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The arts philanthropist could see a Portland that the rest of us could only imagine

Leonardo da Vinci once wrote, "The artist sees what others only catch a glimpse of." When the indomitable COURTESY: PORTLAND ART MUSEUM - Arlene Schnitzer passed away Saturday, April 4, at the age of 91. Arlene Schnitzer passed away on April 4, Portland lost one of its leading citizens and our non-profit community lost one of our most generous donors.

We also lost one of our most talented and creative artists, because Arlene Schnitzer had a unique ability to see long before anyone else what Portland could become and — thanks to her — would become.

Arlene saw a community that would value, appreciate and honor artists and their work. She saw that a world-class art museum was key to making Portland a world-class city. Along with her husband, Harold, she saw what a vibrant performing arts center would mean for Portland's downtown. And once she saw all this, she used her energy, her influence and her generosity to make her vision a reality. PMG FILE PHOTO - KERRY TYMCHUK

I once told Arlene that she reminded me of the Oregon pioneers. She wondered what I meant, joking that she might be old, but she wasn't old enough to have traveled to Oregon in a covered wagon. I explained what I meant was that the Oregon tradition of "neighbor helping neighbor" began way back then, when folks would gather from miles around to participate in community barn raisings, and that a lot of "barns" had been raised thanks to the leadership and generosity that were her trademarks. She thought for a moment and then replied, "And I might have raised a little Hell, as well."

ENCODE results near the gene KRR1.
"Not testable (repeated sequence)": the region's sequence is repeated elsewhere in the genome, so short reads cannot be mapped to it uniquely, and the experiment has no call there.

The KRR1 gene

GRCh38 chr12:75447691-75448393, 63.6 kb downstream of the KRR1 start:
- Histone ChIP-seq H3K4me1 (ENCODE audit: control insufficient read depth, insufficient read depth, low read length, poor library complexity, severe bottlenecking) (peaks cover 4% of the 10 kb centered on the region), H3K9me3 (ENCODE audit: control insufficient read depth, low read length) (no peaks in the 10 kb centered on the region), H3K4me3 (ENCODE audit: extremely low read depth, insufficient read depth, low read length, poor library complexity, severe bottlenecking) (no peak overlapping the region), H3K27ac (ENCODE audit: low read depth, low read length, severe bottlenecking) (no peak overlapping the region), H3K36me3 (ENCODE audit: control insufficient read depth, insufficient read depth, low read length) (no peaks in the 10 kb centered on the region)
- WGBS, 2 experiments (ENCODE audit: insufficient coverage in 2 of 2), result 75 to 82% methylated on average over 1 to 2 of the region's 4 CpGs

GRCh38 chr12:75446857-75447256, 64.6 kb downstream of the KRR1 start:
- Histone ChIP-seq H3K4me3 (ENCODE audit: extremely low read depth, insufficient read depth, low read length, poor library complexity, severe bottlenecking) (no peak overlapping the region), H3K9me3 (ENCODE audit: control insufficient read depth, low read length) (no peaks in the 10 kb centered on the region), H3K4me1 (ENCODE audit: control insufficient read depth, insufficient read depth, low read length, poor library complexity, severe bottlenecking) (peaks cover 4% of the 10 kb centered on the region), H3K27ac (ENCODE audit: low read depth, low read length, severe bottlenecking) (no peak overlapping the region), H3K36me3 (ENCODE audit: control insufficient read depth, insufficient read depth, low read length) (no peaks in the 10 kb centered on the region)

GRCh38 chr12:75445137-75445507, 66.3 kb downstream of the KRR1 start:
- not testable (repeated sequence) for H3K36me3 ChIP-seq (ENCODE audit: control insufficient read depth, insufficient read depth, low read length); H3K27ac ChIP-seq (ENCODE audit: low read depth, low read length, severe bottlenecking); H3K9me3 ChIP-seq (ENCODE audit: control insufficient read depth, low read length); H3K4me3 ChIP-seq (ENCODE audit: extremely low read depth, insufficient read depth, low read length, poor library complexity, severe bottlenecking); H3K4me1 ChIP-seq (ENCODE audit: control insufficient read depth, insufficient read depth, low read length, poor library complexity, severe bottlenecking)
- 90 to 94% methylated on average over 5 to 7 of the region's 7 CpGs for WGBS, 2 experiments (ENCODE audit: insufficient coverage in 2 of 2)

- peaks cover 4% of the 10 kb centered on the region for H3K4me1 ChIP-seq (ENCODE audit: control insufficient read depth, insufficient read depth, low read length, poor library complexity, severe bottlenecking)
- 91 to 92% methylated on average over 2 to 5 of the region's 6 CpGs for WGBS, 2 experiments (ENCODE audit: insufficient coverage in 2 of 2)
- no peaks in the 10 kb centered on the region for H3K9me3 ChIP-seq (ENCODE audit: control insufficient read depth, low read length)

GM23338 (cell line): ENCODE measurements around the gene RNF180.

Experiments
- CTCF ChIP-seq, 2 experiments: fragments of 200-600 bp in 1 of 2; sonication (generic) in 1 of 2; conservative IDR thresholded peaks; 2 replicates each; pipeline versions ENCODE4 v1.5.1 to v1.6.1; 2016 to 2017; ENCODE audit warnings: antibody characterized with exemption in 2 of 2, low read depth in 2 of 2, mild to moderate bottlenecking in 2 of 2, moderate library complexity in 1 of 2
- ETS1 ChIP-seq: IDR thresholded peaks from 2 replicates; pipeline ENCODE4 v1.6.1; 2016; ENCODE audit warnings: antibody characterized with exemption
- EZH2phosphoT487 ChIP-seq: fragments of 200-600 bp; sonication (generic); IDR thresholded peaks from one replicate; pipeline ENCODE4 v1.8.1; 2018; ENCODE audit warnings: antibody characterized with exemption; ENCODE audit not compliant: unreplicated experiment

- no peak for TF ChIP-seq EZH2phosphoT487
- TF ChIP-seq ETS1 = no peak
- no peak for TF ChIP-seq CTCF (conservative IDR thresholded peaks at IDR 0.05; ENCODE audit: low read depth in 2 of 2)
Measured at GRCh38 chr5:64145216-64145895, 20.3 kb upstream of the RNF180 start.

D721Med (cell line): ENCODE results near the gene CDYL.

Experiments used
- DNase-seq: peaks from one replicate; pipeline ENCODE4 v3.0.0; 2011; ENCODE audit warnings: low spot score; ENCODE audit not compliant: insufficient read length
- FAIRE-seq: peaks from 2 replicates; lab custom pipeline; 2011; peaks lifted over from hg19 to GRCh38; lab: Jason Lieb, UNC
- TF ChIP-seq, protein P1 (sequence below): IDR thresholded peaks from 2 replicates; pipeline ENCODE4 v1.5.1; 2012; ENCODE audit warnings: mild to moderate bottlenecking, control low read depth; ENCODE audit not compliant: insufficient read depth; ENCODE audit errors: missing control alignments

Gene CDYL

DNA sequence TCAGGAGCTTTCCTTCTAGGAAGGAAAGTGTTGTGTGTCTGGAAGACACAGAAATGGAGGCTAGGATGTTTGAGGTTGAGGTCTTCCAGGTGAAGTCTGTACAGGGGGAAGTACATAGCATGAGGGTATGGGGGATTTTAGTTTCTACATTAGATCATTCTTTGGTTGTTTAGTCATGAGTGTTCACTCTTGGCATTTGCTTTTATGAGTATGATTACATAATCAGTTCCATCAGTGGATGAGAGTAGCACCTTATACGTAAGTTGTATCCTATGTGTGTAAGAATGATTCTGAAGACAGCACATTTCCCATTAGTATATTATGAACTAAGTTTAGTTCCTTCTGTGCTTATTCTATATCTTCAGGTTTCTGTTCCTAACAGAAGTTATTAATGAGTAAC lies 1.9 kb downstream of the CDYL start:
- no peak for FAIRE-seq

One of the last times I saw Arlene was a few months back at the Oregon Historical Society. As they had for several years, the Harold and Arlene Schnitzer CARE Foundation was using the OHS pavilion to host an annual ceremony for their CommuniCare Program.

Established in 1997, the innovative and inspiring program trains new generations of civic leaders, volunteers and philanthropists. The foundation tasks student-led groups in local high schools to meet with local non-profits to learn about the work they are doing in their community. The students then determine which organizations are most deserving of financial support. The CARE Foundation then provides that financial support.

Over its 21-year history, groups of high school students have awarded more than $1 million in grants to more than 230 non-profit organizations working in areas of health and human services, the environment, education and youth services.

Several hundred students, teachers, parents and non-profit leaders filled the pavilion that evening as checks were presented. Arlene and her son, Jordan, were in the front row, and you could see in their smiles and the gleam in their eyes how much the evening and the CommuniCare program meant to them.

I couldn't help but think that the program was the perfect example of Arlene being an artist once again. She was seeing what most others only glimpse — a future where community service, generosity and philanthropy continue to raise Portland's barns. It is a future that will be Arlene Schnitzer's most enduring masterpiece.

Kerry Tymchuk is executive director of the Oregon Historical Society.


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